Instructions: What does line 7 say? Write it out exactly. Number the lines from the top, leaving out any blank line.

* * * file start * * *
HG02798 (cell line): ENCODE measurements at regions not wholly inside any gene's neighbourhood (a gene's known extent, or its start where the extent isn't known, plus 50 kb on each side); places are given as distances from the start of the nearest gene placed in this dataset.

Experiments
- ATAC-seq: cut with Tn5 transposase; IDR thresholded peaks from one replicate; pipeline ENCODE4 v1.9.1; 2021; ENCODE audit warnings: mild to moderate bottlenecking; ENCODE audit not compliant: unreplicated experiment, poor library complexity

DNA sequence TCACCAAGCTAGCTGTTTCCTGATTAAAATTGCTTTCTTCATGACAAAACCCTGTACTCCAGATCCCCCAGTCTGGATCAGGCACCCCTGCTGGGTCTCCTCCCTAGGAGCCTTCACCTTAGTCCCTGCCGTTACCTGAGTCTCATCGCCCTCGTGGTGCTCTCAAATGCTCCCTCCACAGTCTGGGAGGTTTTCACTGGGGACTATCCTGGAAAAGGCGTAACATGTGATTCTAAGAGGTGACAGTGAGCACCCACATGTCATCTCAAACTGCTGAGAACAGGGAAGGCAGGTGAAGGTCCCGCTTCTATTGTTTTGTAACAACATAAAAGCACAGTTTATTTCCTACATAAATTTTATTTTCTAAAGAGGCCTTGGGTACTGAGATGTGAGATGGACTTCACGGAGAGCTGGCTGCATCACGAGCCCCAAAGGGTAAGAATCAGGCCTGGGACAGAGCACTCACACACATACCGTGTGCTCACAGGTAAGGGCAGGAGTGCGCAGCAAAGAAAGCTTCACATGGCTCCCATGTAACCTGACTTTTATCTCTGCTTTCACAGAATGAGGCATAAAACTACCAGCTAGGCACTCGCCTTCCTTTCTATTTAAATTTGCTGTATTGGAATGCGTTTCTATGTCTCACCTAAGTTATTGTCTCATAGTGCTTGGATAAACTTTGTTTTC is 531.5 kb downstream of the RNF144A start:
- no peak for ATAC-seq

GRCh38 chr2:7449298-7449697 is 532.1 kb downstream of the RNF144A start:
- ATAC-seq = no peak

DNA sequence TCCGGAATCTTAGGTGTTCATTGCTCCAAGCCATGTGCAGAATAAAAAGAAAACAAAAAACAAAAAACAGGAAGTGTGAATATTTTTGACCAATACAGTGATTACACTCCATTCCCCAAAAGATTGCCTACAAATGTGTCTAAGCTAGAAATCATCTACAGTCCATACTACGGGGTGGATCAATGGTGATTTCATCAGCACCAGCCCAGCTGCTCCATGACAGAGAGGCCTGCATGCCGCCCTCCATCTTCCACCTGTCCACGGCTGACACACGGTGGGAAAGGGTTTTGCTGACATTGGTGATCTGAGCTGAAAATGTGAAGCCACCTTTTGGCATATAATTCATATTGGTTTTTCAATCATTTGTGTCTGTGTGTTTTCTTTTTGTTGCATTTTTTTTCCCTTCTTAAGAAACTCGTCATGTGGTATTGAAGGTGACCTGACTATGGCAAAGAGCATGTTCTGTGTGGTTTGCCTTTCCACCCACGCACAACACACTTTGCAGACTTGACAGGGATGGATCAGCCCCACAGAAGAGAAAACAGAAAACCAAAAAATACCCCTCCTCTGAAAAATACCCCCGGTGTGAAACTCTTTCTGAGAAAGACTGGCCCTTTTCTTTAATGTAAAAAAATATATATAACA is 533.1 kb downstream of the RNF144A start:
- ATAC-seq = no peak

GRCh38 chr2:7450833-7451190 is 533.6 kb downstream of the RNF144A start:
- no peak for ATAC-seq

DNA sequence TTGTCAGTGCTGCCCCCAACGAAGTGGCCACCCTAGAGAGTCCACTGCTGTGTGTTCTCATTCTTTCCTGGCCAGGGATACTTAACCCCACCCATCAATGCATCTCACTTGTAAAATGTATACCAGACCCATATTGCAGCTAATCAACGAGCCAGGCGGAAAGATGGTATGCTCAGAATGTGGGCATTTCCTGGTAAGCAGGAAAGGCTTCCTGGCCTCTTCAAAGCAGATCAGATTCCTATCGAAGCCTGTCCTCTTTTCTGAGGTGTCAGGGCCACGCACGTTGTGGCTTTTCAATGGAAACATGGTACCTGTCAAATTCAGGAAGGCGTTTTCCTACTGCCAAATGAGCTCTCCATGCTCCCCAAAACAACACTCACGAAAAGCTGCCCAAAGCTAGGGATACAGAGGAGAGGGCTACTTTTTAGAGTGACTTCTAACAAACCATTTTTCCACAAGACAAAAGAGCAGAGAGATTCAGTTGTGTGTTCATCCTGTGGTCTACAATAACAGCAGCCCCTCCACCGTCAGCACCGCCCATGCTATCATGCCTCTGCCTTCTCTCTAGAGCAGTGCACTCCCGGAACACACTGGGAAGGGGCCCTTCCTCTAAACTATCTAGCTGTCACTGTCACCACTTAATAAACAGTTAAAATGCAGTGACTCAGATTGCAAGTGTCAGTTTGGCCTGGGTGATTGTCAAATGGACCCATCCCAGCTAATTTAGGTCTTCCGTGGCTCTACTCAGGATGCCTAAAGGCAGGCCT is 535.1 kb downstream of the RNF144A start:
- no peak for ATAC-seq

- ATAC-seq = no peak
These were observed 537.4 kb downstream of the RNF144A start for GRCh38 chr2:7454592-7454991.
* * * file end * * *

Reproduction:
- ATAC-seq = no peak